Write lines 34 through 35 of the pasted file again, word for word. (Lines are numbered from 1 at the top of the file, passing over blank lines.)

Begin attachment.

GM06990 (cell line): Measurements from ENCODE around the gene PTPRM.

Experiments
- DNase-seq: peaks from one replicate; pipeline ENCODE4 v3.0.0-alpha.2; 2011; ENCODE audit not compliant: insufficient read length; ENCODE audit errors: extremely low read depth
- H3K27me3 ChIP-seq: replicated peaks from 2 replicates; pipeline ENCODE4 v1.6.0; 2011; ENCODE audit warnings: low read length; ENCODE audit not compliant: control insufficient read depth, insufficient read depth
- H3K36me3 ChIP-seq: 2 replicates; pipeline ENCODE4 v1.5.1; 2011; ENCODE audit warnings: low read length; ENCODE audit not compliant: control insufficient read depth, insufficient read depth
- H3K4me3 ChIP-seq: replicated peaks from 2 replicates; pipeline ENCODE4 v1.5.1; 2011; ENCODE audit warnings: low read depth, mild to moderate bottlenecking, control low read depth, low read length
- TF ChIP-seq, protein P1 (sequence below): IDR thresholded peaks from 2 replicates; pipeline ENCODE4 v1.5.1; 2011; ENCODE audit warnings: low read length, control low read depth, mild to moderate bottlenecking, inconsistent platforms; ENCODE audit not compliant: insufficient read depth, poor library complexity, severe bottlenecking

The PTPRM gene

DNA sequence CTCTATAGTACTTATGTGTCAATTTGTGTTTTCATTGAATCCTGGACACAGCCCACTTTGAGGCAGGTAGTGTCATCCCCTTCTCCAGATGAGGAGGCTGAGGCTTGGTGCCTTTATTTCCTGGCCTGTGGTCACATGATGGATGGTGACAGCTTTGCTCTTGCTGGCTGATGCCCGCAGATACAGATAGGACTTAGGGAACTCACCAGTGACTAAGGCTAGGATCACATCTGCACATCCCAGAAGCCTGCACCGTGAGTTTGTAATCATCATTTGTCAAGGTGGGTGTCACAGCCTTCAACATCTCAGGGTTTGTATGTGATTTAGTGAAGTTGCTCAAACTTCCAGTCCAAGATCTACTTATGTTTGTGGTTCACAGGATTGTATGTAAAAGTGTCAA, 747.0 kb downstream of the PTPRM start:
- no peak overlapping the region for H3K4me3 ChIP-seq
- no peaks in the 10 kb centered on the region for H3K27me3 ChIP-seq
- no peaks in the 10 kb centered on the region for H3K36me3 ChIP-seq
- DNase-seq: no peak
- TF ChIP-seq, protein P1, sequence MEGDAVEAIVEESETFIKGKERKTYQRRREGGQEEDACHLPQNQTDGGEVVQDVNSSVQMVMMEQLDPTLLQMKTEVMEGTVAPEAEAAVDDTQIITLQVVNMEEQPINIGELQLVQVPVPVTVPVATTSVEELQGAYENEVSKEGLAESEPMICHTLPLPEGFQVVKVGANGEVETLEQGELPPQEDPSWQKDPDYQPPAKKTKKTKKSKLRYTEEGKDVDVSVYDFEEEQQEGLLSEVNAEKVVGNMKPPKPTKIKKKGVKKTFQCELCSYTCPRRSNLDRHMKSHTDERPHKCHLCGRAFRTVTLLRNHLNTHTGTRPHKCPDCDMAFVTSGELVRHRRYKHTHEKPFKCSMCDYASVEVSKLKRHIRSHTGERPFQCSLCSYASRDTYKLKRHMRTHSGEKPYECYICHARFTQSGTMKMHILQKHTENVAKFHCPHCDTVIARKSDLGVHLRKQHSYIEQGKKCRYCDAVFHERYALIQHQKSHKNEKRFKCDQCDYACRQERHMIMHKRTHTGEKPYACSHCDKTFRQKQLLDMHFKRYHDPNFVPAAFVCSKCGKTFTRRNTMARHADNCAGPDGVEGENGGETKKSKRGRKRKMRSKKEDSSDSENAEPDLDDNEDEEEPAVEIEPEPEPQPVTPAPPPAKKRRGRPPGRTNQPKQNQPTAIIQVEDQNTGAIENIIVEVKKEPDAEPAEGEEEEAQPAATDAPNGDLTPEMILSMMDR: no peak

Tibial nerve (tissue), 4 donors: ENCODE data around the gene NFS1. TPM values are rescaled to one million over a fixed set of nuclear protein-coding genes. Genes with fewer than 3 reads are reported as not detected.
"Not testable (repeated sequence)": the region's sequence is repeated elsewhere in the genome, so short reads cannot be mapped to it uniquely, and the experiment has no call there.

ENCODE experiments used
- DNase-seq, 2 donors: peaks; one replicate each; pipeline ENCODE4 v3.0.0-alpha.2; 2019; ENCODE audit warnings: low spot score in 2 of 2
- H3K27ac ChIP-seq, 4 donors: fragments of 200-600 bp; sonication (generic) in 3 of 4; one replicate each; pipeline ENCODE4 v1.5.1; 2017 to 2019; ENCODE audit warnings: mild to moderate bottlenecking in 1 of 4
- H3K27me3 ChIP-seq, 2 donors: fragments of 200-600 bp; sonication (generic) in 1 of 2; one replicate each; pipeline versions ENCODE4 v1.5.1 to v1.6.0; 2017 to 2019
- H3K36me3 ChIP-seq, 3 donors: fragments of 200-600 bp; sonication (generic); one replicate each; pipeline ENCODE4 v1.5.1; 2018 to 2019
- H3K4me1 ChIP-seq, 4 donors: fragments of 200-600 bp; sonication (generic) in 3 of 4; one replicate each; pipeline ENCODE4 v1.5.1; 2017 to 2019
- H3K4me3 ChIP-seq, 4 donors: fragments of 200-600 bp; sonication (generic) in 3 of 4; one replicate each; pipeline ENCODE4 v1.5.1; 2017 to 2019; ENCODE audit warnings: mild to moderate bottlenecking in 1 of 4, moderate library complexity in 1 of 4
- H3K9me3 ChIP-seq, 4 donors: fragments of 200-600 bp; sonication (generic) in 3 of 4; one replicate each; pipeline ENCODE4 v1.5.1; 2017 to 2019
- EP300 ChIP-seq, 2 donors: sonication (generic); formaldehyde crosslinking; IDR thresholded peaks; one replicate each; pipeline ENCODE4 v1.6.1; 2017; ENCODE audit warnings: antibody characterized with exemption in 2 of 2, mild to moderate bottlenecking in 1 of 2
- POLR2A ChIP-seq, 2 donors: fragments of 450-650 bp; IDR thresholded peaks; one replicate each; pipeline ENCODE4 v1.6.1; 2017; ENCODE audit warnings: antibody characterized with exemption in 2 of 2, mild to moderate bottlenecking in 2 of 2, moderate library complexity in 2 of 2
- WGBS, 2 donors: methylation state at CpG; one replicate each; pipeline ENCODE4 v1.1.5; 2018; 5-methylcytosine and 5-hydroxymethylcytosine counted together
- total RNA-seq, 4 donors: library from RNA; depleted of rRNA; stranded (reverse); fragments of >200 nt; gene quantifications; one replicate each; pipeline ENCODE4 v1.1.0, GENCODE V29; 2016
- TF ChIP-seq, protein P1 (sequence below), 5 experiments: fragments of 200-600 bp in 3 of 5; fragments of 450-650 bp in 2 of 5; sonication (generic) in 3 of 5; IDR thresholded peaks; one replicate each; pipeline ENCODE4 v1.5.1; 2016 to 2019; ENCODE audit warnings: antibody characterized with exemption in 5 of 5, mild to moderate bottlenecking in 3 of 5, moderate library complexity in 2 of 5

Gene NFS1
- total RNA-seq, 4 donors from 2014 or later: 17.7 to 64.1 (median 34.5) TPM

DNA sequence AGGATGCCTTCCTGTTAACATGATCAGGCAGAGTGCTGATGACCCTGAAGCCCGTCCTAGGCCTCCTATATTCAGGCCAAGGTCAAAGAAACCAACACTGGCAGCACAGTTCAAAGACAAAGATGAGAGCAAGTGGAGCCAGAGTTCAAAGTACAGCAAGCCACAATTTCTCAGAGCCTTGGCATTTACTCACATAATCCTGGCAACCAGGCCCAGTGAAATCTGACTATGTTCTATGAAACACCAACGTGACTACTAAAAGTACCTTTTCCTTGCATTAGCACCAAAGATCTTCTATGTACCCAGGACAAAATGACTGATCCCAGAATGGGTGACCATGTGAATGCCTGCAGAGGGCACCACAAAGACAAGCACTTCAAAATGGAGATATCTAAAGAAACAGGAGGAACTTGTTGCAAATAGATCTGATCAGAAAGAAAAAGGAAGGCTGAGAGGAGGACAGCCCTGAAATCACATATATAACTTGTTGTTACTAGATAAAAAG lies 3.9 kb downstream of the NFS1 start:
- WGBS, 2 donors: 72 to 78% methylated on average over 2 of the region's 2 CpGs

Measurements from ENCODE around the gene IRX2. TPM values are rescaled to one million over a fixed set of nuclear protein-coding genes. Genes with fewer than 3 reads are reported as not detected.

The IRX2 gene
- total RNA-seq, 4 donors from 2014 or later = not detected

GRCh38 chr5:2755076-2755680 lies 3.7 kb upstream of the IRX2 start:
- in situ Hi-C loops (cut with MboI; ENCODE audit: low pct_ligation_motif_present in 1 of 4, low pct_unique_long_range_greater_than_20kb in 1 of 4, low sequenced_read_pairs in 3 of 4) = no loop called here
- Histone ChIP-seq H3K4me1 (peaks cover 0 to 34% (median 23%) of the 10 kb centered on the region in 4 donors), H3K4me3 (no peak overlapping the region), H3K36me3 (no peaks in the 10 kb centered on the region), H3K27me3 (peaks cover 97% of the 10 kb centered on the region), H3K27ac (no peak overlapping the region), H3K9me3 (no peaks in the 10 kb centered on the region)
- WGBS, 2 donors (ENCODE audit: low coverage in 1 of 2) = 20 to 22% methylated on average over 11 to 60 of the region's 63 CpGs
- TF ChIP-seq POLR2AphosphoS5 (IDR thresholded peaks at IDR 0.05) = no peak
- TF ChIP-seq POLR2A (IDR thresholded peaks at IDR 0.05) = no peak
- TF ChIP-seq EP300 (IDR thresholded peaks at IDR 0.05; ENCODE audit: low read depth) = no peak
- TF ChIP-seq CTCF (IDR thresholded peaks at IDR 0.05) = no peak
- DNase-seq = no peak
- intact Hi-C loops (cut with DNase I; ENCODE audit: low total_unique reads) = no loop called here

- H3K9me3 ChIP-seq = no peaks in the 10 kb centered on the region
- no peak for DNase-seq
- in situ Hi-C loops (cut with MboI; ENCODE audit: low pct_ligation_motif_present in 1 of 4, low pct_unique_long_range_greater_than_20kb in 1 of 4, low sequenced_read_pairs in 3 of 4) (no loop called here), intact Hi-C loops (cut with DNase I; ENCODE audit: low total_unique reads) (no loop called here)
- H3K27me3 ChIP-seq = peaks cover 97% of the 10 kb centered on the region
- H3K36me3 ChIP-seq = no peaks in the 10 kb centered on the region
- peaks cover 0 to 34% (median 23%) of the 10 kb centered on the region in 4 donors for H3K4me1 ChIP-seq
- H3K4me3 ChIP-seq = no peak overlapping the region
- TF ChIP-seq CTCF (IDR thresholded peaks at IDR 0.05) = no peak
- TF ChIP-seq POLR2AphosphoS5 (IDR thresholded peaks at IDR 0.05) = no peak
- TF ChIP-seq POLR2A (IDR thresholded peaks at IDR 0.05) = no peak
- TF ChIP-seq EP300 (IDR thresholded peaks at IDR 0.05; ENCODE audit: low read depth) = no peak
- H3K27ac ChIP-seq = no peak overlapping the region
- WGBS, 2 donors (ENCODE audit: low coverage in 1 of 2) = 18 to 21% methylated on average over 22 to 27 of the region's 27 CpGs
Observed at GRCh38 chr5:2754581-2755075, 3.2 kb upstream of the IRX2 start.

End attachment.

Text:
Measurements from ENCODE around the gene IRX2. TPM values are rescaled to one million over a fixed set of nuclear protein-coding genes. Genes with fewer than 3 reads are reported as not detected.

The IRX2 gene